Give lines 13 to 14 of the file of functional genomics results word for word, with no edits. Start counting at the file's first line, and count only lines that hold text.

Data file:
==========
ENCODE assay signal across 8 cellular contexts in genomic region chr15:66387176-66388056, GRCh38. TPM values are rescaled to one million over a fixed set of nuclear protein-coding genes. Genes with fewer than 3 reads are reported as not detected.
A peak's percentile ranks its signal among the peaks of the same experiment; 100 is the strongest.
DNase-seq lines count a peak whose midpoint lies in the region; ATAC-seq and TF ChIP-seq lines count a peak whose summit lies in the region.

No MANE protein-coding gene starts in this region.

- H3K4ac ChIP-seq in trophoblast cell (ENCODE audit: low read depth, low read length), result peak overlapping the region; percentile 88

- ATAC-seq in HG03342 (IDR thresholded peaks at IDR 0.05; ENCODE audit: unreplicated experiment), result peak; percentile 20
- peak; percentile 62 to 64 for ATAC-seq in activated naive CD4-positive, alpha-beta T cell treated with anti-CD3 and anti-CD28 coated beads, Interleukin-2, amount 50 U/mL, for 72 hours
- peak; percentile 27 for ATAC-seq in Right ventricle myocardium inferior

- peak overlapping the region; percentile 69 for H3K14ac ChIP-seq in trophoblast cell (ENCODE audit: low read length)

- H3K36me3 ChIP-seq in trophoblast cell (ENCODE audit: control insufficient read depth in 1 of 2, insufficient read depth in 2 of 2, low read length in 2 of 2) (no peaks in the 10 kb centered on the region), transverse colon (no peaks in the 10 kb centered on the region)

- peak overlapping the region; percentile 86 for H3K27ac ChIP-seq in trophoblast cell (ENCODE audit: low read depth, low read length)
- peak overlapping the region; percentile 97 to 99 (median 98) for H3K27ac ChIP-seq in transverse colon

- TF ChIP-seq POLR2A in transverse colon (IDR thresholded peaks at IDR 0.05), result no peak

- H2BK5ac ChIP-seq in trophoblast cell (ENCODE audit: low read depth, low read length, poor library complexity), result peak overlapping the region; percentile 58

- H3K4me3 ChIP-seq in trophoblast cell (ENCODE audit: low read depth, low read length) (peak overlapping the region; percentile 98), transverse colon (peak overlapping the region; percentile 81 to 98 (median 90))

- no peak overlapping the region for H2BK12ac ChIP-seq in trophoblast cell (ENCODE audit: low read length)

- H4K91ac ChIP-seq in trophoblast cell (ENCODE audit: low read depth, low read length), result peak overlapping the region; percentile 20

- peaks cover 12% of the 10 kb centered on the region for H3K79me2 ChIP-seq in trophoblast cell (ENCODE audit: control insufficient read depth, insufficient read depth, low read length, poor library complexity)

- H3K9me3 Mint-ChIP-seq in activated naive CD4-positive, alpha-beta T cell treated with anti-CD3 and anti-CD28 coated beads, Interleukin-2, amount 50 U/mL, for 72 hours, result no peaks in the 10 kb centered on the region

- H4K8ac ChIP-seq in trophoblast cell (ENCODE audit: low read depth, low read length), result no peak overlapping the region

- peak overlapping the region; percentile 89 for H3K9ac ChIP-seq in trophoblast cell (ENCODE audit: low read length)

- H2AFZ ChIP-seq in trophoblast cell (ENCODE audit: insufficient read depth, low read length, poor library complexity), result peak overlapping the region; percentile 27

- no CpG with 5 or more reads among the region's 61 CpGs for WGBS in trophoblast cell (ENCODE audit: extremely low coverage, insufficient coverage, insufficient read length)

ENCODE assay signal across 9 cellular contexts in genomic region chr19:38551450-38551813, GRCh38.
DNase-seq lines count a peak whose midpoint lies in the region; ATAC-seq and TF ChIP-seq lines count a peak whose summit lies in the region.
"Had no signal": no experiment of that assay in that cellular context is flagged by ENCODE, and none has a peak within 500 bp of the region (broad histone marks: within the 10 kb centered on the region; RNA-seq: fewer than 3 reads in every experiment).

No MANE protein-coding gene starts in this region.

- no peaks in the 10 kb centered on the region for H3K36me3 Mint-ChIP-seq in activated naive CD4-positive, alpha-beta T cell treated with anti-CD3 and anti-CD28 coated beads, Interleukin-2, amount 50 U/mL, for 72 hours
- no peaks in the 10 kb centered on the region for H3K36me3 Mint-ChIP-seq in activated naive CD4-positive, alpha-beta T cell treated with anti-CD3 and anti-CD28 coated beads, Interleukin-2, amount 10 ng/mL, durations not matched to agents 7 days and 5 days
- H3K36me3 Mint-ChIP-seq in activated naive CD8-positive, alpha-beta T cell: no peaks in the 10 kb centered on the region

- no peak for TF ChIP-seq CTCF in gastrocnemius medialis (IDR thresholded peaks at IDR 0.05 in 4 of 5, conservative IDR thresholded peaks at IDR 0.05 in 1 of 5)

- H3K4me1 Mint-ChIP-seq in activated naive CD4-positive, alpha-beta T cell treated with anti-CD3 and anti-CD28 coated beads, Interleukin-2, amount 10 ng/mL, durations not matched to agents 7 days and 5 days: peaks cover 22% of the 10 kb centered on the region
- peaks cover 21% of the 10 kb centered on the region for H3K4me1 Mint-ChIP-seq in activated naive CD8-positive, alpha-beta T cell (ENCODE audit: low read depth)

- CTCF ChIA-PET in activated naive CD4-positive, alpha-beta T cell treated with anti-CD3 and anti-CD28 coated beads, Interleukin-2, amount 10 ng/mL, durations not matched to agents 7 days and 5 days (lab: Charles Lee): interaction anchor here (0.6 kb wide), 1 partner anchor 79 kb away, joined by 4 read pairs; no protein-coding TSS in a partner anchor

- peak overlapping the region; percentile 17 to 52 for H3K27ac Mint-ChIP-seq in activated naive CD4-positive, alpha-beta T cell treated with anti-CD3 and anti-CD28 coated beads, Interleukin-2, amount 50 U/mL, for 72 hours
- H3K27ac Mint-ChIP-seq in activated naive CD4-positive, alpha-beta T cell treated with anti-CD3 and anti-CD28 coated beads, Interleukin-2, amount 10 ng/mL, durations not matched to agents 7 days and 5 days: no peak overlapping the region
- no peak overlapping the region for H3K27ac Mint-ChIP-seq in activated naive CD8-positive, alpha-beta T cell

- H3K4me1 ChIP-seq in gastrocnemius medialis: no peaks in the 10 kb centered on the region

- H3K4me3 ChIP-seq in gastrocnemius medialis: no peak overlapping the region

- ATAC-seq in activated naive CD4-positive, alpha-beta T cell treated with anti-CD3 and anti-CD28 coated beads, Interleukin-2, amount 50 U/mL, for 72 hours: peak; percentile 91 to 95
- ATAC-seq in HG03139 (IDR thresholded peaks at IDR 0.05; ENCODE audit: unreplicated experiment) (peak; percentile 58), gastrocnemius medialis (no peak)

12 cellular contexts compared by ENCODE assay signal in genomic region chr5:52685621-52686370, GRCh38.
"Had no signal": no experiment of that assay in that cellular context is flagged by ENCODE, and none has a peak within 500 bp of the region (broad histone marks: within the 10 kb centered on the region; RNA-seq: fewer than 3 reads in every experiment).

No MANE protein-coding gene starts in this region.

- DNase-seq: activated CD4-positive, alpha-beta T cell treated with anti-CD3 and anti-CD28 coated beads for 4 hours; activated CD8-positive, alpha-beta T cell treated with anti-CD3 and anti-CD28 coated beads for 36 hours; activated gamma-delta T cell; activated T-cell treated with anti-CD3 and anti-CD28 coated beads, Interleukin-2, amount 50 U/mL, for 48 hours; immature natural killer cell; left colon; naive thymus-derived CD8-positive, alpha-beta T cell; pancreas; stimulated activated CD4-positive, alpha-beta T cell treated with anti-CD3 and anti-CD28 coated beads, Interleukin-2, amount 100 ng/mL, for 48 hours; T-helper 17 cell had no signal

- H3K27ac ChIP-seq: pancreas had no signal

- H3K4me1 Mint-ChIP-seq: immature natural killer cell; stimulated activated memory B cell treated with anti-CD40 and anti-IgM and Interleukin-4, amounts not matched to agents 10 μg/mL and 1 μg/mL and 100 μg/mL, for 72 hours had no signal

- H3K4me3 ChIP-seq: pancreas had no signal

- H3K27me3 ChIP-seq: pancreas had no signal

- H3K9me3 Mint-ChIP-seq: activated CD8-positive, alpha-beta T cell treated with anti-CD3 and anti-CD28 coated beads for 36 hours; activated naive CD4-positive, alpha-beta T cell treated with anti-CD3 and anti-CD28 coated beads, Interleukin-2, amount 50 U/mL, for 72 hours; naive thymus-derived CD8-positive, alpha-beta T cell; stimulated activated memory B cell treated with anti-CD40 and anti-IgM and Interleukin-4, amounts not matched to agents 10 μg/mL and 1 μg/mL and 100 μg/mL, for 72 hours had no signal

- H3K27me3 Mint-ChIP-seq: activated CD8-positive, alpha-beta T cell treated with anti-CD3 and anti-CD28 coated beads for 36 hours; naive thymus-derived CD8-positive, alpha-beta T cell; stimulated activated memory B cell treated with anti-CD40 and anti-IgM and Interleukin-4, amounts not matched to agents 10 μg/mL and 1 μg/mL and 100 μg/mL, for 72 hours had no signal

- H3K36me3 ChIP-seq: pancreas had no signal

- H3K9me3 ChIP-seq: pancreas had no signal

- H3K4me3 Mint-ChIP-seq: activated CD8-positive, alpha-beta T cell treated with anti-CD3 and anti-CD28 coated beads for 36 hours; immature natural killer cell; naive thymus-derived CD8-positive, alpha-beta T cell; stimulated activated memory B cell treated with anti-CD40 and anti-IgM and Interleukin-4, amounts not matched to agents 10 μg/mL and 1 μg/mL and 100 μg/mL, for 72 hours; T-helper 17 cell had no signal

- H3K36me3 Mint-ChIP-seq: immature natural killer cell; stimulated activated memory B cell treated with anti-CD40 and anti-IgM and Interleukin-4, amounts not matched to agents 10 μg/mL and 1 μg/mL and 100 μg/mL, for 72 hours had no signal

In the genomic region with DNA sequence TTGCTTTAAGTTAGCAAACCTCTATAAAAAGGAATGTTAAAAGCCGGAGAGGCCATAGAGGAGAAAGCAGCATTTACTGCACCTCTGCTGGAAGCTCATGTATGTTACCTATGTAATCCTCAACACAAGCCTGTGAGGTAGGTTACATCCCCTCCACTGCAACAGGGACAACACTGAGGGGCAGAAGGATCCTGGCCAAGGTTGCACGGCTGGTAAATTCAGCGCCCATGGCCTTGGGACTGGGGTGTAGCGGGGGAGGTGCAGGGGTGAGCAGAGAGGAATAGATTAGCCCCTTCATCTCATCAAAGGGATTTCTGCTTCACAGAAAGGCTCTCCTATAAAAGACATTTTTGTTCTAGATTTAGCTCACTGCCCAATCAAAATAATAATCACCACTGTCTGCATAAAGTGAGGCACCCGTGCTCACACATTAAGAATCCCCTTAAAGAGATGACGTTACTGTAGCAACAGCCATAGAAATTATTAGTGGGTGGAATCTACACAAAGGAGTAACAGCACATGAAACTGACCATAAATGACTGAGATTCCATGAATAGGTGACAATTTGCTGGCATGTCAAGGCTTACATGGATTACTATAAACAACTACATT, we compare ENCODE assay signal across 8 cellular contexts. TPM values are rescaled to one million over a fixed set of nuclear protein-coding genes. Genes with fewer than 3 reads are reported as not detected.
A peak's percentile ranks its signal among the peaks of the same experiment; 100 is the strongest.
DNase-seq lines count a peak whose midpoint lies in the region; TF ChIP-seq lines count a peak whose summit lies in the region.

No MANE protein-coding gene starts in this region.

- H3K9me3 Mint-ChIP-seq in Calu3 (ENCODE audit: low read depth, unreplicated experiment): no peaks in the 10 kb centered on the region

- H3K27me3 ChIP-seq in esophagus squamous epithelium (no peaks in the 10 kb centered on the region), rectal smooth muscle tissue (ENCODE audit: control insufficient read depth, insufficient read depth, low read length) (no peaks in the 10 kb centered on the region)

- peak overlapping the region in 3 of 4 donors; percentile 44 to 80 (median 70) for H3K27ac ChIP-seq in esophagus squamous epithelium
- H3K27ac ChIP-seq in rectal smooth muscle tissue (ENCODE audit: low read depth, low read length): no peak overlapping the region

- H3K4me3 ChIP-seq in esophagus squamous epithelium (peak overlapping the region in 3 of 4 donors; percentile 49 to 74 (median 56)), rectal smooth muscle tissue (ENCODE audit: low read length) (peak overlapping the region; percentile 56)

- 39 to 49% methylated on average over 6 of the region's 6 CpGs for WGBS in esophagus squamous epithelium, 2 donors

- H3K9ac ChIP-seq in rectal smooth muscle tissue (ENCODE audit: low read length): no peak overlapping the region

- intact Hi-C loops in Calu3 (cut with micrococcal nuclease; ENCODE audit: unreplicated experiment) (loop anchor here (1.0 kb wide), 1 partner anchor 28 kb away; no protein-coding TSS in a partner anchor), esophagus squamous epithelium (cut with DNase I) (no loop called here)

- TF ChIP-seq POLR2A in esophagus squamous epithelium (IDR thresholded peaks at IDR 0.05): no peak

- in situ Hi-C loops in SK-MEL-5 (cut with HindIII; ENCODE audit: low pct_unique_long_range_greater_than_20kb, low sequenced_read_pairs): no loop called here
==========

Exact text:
- TF ChIP-seq POLR2A in transverse colon (IDR thresholded peaks at IDR 0.05), result no peak

- H2BK5ac ChIP-seq in trophoblast cell (ENCODE audit: low read depth, low read length, poor library complexity), result peak overlapping the region; percentile 58